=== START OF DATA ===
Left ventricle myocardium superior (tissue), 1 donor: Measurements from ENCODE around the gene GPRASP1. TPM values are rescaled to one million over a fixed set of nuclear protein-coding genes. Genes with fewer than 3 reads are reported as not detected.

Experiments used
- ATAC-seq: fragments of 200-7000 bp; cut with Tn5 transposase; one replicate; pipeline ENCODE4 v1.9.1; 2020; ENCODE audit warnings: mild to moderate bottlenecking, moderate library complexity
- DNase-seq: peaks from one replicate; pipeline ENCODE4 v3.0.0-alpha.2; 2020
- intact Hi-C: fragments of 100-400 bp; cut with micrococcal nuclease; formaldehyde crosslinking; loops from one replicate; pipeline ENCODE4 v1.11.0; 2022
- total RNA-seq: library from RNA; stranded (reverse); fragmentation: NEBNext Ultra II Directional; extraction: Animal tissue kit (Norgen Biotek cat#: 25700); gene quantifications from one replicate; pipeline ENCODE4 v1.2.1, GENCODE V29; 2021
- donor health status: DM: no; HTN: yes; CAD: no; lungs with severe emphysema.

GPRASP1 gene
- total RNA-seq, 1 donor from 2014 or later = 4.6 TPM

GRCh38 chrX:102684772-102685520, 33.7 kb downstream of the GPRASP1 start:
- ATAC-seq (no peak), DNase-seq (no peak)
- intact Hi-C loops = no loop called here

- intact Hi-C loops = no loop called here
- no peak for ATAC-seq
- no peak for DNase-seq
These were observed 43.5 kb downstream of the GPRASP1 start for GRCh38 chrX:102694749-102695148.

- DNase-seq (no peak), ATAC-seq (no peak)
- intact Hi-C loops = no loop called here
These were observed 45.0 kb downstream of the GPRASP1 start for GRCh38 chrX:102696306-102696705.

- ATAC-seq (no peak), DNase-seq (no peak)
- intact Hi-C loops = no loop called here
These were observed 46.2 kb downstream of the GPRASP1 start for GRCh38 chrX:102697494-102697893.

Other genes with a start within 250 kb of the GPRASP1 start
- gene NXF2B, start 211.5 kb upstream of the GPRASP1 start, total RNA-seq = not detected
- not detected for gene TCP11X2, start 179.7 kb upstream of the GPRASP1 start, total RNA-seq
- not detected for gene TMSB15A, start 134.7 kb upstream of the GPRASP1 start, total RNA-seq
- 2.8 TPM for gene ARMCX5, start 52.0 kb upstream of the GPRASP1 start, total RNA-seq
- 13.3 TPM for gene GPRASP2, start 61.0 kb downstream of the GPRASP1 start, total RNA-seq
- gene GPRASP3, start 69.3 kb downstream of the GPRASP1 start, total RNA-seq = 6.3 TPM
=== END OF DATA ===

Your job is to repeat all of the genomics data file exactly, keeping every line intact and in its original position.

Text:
Left ventricle myocardium superior (tissue), 1 donor: Measurements from ENCODE around the gene GPRASP1. TPM values are rescaled to one million over a fixed set of nuclear protein-coding genes. Genes with fewer than 3 reads are reported as not detected.

Experiments used
- ATAC-seq: fragments of 200-7000 bp; cut with Tn5 transposase; one replicate; pipeline ENCODE4 v1.9.1; 2020; ENCODE audit warnings: mild to moderate bottlenecking, moderate library complexity
- DNase-seq: peaks from one replicate; pipeline ENCODE4 v3.0.0-alpha.2; 2020
- intact Hi-C: fragments of 100-400 bp; cut with micrococcal nuclease; formaldehyde crosslinking; loops from one replicate; pipeline ENCODE4 v1.11.0; 2022
- total RNA-seq: library from RNA; stranded (reverse); fragmentation: NEBNext Ultra II Directional; extraction: Animal tissue kit (Norgen Biotek cat#: 25700); gene quantifications from one replicate; pipeline ENCODE4 v1.2.1, GENCODE V29; 2021
- donor health status: DM: no; HTN: yes; CAD: no; lungs with severe emphysema.

GPRASP1 gene
- total RNA-seq, 1 donor from 2014 or later = 4.6 TPM

GRCh38 chrX:102684772-102685520, 33.7 kb downstream of the GPRASP1 start:
- ATAC-seq (no peak), DNase-seq (no peak)
- intact Hi-C loops = no loop called here

- intact Hi-C loops = no loop called here
- no peak for ATAC-seq
- no peak for DNase-seq
These were observed 43.5 kb downstream of the GPRASP1 start for GRCh38 chrX:102694749-102695148.

- DNase-seq (no peak), ATAC-seq (no peak)
- intact Hi-C loops = no loop called here
These were observed 45.0 kb downstream of the GPRASP1 start for GRCh38 chrX:102696306-102696705.

- ATAC-seq (no peak), DNase-seq (no peak)
- intact Hi-C loops = no loop called here
These were observed 46.2 kb downstream of the GPRASP1 start for GRCh38 chrX:102697494-102697893.

Other genes with a start within 250 kb of the GPRASP1 start
- gene NXF2B, start 211.5 kb upstream of the GPRASP1 start, total RNA-seq = not detected
- not detected for gene TCP11X2, start 179.7 kb upstream of the GPRASP1 start, total RNA-seq
- not detected for gene TMSB15A, start 134.7 kb upstream of the GPRASP1 start, total RNA-seq
- 2.8 TPM for gene ARMCX5, start 52.0 kb upstream of the GPRASP1 start, total RNA-seq
- 13.3 TPM for gene GPRASP2, start 61.0 kb downstream of the GPRASP1 start, total RNA-seq
- gene GPRASP3, start 69.3 kb downstream of the GPRASP1 start, total RNA-seq = 6.3 TPM